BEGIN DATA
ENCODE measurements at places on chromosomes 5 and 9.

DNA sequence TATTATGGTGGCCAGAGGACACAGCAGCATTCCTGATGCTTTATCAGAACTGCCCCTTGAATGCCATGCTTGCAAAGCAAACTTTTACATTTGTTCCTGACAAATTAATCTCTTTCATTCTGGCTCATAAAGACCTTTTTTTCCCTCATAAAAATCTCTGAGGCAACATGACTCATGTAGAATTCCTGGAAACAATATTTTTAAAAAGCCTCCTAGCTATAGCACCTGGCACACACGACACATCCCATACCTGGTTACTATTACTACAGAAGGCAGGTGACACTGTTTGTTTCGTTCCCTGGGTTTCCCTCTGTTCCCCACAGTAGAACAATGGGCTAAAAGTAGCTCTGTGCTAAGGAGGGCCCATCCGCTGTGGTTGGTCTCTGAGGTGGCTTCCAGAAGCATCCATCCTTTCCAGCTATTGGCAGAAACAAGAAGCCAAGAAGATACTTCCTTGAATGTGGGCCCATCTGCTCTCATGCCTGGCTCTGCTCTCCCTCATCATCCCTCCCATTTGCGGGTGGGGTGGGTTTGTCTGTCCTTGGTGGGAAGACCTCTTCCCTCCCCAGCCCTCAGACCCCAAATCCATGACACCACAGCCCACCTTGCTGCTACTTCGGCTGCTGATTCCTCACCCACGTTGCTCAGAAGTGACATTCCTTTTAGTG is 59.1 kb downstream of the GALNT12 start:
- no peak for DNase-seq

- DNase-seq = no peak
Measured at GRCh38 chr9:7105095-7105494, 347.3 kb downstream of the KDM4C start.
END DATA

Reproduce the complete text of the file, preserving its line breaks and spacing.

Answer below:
ENCODE measurements at places on chromosomes 5 and 9.

DNA sequence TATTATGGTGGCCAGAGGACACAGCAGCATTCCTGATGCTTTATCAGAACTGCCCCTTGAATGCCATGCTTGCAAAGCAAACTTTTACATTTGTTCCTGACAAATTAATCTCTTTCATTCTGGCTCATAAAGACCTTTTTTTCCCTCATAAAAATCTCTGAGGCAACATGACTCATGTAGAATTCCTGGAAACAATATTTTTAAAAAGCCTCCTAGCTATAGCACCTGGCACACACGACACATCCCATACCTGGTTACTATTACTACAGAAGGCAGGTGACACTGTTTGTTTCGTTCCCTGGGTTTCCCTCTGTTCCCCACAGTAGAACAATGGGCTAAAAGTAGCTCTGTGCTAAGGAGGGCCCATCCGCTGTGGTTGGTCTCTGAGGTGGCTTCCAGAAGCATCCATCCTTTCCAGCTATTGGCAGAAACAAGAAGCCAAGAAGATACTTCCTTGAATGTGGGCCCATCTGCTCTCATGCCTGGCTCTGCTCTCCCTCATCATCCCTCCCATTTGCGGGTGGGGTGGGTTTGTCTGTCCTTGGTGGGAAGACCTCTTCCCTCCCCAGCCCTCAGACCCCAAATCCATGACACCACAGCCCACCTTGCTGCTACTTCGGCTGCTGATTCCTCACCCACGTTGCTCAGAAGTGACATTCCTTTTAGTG is 59.1 kb downstream of the GALNT12 start:
- no peak for DNase-seq

- DNase-seq = no peak
Measured at GRCh38 chr9:7105095-7105494, 347.3 kb downstream of the KDM4C start.